In my early childhood I was subjected to intense night terrors. I remember these clearly, but the concepts can barely be rendered into words. They weren't movies of images like other dreams, they were more like pure emotions, combined with sense-free apprehension of states which didn't map onto ordinary experience as I had known it to that time. Compared to later drug experiences
they seem less strange, but when you are a child you assume that anything dangerous will be explained to you. Anything which hasn't been explained and made known is dangerous.
The worst nightmare state was like a hyperawareness of the laws of physics or the basic state of the world, combined with absolute knowledge that it was all wrong. It was as though I were an alien creature from a reality with laws radically different from our own, who had been suffering from amnesia. The amnesia might have been an adaptation, a way of coping with these new nonsensical laws of cause and effect. The only way I could adapt was by forgetting the way things should have been, so I could deal with the way things now were. However, in the dead of night, in my sleep, the old laws flooded back into memory and I would awake screaming and terrified at the feeling of disorientation. It was as though I came from a world where gravity was a repellent force, and was frightened at being in an enclosed room this close to large mass of the earth, because I knew that I would be flung away at great speed. Or, a reality where the geometry didn't allow for objects to enclose other objects, and the fact that I was inside the house was an impossibility which was driving me mad. Or a reality where consciousness was entirely divorced from solid matter, and the body to which my mind was so firmly attached now was like waking up and realising that a decaying dead goat has been grafted onto your side while you slept. These states were exquisitely terrifying, beyond the fear which imminent death might inspire. They were terrors which transcend extinction, terrors based on concepts and scales which far outweigh mere existence.
In the fiction of Lovecraft he often mentions cities and buildings with non-Euclidian geometry and the effect that gazing upon same has upon the sanity of his human characters, but the denizens of those cities would feel the same horror when exposed to our own architecture. I felt like a lost Shoggoth imprisoned in a human body suddenly remembering the shapes and forms of my home, and apprehending the wrongness of my human home.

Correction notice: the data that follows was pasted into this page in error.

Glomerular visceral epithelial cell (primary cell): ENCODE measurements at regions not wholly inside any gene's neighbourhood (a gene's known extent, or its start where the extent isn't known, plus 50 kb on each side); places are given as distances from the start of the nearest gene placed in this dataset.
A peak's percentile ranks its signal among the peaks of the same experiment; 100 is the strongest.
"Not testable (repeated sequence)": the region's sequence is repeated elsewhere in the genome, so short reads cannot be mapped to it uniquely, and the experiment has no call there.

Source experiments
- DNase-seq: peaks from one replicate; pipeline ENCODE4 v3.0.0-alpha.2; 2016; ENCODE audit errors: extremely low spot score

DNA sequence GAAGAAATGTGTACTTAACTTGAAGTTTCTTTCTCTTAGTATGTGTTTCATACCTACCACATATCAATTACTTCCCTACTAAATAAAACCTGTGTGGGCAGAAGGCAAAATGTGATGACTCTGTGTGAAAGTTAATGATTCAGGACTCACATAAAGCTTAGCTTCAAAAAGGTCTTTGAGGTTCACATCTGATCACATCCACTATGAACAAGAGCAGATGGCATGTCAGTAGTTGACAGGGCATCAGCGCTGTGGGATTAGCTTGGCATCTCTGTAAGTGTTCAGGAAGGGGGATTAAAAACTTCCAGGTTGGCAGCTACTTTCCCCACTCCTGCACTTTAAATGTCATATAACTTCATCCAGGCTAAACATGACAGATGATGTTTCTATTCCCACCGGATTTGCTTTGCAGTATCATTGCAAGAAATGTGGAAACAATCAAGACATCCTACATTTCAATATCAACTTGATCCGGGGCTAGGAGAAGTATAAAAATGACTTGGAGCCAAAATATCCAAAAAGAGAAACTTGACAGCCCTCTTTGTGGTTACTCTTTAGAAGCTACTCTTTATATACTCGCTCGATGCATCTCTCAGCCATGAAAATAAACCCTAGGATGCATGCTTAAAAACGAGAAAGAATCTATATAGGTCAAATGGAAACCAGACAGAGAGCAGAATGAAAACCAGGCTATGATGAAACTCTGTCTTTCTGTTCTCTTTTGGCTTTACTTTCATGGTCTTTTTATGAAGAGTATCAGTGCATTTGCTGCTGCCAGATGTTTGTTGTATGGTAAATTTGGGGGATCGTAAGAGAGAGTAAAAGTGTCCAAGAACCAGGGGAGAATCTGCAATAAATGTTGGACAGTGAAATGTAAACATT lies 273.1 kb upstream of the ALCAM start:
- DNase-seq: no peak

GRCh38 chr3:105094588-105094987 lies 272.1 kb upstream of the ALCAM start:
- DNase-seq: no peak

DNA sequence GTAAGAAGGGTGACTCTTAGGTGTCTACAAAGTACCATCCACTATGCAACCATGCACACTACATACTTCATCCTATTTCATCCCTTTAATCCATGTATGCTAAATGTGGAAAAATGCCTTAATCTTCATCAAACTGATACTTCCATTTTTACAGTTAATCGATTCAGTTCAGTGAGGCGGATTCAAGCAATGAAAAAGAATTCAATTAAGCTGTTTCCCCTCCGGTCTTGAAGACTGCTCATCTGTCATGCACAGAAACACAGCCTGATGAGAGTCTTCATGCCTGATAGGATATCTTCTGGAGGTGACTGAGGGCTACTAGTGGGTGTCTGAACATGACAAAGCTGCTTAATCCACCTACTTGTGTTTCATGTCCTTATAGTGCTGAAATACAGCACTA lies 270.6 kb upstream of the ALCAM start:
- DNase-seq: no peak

I remember some details. In one particularly horrifying dream I found myself in a comforting space of absolute blackness, but there was something else there with me. I could perceive it as a point, not so much an object, more a point of space with certain qualities. It moved in loops around me, not moving so much as altering the space before it and restoring the space behind it so that it's intrusion into this space appeared to be moving. It was important in the logic of this nightmare to make such distinctions. I struggled for some time to perceive what was happening, and why this impurity was infecting velvet blackness. The thing that set me screaming was when I hit upon a visual model in the form of a coloured trail which marked where the point had been. Suddenly I was surrounded by a tangled fence of neon coloured lines, and I could "hear" the point moving, buzzing like a motorcycle engine. When I woke up I explained the dream as being trapped by a motorcycle circling around me, which made sense and was the only way I could render it into words. It wasn't so much being trapped by the trail of vectors left by the intrusion point, as being appalled at the circularity of its movement, and powerless to banish it.
Another. Fine white particles drift across a grey background formed by an infinity of fine white particles, rendered stationary by distance. The particles move in the same direction, at the same speed. In fact, it would seem logical to declare that my point of view was moving and the particles were stationary, but I know that I am the stationary point. This seems infinitely comforting. Suddenly a troubling thought - which direction are the particles moving? My horror grows as I realise that to ask such a question equals a kind of metaphysical blasphemy. I feel a sinking feeling of loss, a fall from grace. The purity of the movement of the particle field decays. Now it's just drifting snow, or falling sleet, or rising ash. The concept of absolute direction decays this miracle vision like a blight. It fades and dies.
One effect which lasted into later life was a hypnotic dreamlike state where the rules of scale seemed to alter. The night room seemed to become gigantic, as though the ceiling was millions of light-years away, and my consciousness shrank down to a point peering up into a titanic space. This state would come upon me at different times, usually when I was tired or stressed. It wasn't frightening, at least not in adulthood, and it often helps to put things into perspective. It acts as a reminder of the truth of scale and the true insignificance of life.